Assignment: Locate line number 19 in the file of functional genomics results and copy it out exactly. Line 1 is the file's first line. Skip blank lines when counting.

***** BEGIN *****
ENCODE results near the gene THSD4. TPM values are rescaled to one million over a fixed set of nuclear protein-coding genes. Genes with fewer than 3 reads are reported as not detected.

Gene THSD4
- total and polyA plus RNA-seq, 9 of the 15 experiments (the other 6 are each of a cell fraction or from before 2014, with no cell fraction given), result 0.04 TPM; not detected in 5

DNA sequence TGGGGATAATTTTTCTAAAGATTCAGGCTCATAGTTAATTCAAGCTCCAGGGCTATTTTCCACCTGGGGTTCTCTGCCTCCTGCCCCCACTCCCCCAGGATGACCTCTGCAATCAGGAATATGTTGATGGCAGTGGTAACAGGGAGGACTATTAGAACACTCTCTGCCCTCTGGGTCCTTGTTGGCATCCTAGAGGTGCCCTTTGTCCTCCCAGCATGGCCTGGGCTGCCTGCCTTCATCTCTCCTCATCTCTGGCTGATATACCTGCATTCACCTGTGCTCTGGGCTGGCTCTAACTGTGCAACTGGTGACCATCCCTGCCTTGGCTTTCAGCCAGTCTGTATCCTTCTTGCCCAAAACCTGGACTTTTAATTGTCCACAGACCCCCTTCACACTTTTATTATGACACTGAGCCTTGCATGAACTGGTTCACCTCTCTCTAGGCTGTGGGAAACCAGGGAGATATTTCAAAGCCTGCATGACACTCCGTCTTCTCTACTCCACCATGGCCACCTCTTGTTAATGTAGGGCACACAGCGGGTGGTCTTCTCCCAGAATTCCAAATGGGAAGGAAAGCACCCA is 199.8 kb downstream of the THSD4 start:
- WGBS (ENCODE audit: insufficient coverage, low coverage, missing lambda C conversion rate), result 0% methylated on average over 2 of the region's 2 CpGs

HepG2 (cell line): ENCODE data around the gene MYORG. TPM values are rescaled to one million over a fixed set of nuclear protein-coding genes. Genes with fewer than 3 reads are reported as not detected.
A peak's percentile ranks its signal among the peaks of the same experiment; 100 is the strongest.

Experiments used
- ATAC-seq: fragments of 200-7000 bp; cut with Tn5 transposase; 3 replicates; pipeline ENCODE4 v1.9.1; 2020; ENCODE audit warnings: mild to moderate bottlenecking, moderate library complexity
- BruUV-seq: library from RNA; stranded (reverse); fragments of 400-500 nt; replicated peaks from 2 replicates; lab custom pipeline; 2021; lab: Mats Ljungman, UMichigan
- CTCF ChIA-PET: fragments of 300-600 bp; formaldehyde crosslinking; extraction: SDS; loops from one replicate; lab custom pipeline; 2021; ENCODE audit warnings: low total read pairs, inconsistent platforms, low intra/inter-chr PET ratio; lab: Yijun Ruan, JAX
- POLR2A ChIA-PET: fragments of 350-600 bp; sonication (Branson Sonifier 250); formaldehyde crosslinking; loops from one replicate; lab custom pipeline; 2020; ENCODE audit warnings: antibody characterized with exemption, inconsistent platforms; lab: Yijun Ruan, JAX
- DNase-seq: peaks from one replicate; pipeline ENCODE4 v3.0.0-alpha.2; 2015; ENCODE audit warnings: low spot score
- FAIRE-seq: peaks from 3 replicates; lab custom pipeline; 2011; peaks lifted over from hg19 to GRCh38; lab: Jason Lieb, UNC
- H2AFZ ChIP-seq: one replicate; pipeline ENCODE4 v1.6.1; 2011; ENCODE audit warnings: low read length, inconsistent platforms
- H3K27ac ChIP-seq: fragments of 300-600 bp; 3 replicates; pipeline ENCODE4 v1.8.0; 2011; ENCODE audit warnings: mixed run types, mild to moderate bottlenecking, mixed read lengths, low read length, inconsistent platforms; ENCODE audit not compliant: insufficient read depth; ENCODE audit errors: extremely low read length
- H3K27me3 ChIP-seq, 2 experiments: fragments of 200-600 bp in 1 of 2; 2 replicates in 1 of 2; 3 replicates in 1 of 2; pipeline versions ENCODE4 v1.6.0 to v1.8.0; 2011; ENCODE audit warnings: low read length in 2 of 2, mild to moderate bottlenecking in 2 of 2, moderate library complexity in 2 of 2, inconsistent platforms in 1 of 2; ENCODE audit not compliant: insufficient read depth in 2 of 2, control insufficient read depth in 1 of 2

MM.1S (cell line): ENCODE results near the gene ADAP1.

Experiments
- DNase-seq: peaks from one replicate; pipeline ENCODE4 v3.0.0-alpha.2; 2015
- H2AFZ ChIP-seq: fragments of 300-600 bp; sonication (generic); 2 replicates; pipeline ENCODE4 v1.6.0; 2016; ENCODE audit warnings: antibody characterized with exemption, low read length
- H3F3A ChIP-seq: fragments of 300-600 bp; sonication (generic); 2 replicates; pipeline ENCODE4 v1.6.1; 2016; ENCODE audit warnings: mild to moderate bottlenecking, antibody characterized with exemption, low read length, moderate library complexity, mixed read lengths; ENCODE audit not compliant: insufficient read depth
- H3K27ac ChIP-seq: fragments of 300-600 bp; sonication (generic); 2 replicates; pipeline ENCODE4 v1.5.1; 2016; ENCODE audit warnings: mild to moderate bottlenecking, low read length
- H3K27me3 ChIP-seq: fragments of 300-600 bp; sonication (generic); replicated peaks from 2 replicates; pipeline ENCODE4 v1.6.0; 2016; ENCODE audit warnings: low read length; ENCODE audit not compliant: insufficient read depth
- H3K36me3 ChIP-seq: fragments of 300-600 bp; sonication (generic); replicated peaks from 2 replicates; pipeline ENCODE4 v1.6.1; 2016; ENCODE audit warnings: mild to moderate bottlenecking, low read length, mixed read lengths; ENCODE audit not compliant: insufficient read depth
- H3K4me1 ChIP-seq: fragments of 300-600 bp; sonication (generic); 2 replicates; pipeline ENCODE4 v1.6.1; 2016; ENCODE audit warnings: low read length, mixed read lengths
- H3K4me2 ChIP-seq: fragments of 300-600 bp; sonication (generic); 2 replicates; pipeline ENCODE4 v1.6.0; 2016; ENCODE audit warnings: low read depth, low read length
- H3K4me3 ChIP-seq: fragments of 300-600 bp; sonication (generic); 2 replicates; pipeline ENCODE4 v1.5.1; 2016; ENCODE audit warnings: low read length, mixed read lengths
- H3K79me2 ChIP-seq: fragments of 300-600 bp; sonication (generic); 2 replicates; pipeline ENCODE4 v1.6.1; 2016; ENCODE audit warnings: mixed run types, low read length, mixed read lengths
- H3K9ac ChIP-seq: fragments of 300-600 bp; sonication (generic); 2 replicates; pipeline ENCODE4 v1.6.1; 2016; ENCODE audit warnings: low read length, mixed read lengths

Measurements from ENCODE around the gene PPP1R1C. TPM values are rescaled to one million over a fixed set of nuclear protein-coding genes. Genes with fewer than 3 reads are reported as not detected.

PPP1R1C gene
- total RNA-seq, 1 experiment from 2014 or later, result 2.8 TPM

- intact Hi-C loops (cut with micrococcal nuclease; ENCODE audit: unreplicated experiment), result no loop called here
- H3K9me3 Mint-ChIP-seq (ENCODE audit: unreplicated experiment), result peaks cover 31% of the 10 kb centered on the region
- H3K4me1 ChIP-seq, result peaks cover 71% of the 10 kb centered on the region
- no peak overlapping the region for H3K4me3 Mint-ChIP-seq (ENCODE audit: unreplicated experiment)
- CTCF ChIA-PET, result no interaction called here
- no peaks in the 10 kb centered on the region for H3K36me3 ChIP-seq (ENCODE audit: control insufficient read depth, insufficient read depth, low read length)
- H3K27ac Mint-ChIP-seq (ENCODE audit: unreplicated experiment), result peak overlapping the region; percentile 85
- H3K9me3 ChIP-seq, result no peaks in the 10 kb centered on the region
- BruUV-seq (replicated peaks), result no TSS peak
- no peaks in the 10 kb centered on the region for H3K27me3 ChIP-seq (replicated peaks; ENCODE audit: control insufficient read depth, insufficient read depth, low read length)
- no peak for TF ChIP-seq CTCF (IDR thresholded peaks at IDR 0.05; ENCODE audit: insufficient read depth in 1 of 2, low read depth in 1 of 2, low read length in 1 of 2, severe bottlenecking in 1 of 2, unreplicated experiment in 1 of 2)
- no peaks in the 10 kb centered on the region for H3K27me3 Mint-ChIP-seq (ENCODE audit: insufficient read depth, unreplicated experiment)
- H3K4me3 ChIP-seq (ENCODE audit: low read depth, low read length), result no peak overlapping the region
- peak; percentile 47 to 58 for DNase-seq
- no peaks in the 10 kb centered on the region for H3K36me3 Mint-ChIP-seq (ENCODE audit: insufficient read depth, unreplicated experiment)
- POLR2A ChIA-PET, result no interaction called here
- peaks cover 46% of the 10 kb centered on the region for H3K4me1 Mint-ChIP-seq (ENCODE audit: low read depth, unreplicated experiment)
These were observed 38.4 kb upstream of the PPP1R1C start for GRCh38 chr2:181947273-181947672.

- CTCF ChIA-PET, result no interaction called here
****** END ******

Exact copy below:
Experiments